When it first screened in Glasgow in 1922, there were 'extraordinary scenes' as soldiers, policemen and cinema-going crowds crammed the streets ahead of the screening of new silent film wonder, Rob Roy.
The premier of the folk hero's biopic brought Sauchiehall Street to a standstill with the occasion marked by a great show of military might, with a body of men from the Royal Scots Fusiliers marching from Maryhill Barracks down to the Salon cinema ahead of the screening.
Joining them were more than 250 war veterans who arrived in ambulances, with the police escort bringing Monday night gridlock to the city centre.
Now, Rob Roy, which starred David Hawthorne and was shot entirely around Stirling and the Trossachs with 800 Scots soldiers hired as extras, is to be released on the nation once again with the film touring seven towns and cities.
The Hippodrome Silent Film Festival (HippFest) will take the film on the road, with venues including Stirling Castle, one of the locations featured in the movie.
Festival Director Alison Strauss said: “We are delighted to be touring this rip-roaring early film version of the life of Rob Roy and are grateful to Film Hub Scotland for their continued support of our touring programme.
"When the film originally premiered in Glasgow in 1922 the city literally came to a standstill and newspapers reported that officers and men of the Royal Scots Fusiliers marched down from Maryhill Barracks with their band, and hundreds of wounded from the local military hospitals were brought down to the cinema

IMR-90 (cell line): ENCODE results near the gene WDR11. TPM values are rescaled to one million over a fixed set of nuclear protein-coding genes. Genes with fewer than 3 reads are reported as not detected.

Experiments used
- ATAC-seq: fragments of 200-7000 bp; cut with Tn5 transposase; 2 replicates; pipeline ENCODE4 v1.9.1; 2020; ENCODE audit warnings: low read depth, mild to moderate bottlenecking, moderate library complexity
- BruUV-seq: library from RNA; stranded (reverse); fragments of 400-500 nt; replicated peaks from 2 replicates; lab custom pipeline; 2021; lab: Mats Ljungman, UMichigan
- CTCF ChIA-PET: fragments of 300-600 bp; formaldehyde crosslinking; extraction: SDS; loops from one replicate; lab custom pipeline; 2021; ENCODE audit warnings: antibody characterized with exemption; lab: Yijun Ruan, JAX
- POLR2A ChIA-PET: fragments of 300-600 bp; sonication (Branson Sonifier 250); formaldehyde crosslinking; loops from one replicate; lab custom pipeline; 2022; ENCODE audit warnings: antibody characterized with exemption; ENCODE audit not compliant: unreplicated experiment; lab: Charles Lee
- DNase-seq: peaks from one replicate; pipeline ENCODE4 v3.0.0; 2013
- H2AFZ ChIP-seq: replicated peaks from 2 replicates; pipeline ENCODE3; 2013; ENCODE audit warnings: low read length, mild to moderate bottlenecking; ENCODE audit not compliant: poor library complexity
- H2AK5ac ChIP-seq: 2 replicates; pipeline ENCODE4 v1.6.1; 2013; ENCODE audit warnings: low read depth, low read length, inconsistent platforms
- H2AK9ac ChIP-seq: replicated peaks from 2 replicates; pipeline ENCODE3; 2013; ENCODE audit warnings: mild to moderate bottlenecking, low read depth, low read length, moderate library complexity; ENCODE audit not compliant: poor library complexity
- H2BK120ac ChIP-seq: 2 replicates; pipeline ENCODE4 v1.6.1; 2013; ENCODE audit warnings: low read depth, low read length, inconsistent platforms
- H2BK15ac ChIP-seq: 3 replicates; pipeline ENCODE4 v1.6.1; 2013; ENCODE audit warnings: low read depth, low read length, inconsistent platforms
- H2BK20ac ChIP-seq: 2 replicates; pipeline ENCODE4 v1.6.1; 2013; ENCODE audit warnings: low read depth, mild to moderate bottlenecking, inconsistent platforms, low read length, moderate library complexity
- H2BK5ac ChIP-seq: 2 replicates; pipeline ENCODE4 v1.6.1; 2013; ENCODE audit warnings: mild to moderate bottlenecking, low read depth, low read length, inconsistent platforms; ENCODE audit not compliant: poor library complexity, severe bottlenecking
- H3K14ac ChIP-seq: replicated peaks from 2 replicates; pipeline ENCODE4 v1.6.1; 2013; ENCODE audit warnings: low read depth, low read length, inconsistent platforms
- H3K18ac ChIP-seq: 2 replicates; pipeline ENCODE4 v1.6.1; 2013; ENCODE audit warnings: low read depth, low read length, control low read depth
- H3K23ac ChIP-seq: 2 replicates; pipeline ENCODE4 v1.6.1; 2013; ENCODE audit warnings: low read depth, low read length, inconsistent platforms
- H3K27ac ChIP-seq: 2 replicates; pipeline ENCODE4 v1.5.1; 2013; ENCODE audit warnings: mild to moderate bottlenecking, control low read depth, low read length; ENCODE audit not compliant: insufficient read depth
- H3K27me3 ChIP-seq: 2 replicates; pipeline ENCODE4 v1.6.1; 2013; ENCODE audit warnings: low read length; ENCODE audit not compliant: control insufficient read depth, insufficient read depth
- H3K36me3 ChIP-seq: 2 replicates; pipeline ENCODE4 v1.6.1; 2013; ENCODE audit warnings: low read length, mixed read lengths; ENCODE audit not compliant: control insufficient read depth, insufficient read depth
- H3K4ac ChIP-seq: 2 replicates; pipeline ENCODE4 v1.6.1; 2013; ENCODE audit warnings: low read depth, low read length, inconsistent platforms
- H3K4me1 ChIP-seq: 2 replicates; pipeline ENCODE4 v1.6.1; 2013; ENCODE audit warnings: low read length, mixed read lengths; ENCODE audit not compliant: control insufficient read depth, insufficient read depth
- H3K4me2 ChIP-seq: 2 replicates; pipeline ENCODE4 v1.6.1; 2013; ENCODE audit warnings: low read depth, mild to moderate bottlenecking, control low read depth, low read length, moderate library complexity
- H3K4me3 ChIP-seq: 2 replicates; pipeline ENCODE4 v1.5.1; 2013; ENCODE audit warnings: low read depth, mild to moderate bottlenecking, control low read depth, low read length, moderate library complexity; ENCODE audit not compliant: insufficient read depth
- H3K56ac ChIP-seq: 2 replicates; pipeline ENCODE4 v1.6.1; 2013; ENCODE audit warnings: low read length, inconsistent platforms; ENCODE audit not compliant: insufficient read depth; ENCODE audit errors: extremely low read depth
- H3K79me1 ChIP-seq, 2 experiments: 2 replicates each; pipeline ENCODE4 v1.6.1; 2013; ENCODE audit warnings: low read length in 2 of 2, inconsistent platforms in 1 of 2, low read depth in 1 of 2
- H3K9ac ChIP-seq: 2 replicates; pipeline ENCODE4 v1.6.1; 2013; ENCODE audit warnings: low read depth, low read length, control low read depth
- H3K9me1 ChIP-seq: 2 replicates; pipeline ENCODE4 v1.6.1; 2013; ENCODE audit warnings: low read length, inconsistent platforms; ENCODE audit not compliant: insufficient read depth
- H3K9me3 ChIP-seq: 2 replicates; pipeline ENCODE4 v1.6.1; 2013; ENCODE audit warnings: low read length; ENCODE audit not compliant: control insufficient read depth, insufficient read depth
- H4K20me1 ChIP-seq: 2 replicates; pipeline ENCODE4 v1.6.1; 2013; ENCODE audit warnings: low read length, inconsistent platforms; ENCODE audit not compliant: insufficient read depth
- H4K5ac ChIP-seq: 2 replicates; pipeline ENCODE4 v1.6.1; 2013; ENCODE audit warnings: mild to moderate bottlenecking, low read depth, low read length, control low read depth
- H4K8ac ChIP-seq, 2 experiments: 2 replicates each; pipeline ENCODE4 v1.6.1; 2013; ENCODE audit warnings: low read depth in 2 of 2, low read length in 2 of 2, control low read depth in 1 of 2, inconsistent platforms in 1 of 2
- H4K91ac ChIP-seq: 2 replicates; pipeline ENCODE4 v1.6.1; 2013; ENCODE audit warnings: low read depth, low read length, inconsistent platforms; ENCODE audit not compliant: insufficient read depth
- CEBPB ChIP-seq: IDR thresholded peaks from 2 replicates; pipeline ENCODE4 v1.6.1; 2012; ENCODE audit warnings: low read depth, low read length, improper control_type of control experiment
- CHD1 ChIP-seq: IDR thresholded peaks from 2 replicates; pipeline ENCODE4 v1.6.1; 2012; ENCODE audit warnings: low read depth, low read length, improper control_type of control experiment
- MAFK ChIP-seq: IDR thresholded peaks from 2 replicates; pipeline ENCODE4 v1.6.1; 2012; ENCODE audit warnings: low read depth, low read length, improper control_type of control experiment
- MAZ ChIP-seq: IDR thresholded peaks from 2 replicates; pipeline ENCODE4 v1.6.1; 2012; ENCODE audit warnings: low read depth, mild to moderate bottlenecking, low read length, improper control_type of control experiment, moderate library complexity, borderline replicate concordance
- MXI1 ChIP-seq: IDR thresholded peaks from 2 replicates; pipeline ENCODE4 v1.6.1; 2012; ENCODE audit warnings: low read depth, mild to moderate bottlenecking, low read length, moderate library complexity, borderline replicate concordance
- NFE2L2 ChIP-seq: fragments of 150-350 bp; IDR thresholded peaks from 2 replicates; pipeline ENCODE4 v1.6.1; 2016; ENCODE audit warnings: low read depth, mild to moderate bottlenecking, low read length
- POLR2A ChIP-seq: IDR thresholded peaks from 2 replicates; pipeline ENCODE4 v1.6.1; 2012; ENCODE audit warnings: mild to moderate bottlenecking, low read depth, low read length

".Special police were on duty and Sauchiehall Street was completely blocked.
"The film was an enormous success; packing out movie houses the length and breadth of Scotland and hailed as the Scottish national drama.
"I hope that audiences across the country will experience all the thrill and excitement of seeing this significant Scottish production on the big screen, just like those excited crowds did almost one hundred years ago.”
On tour will be an updated version of the 1922 release which now features a fresh score by composer David Allison, which will be performed live at each screening.,
His new work for the film was premiered in March during HippFest, the annual celebration of silent film held at Bo'Ness's art deco cinema.
Allison's previous silent film compositions include Nosferatu, which was performed at HippFest in 2011, and The Last of the Mohicans, which was one of the highlights of the event last year.
Musician David Allison said: “Rob Roy is an iconic figure in Scots History so it’s an honour to tour the film with my live score around the country, and especially to take the film home to Stirling Castle.”
The film makes liberal use of Scots for the intertitles - including phrases such as dinnae fash yersel - and is packed with epic fight scenes, with more than 800 men of the Argyll and Sutherland Highlanders enlisted as extras for the job.
Sambrooke Scott, Film Hub Scotland said: “Film Hub Scotland is a proud supporter of the great work of HippFest and committed to creating more opportunities for Scottish audiences to enjoy archive film. With BFI National Lottery support, audiences across the country can enjoy the epic story of Rob Roy, brought vividly to life by David Allison’s fantastic new score.”
The film went on tour on Sunday, with its first showing at the Screenplay Festival in Mareel, Shetland. It will next show at the Robert Burns Centre Film Theatre in Dumfries on November 6 with it moving to Stirling Castle the next day.
From there, the tour will move to Dunoon, Inverness, Dundee and finish in Queen's Hall, Edinburgh, on Friday, February 14.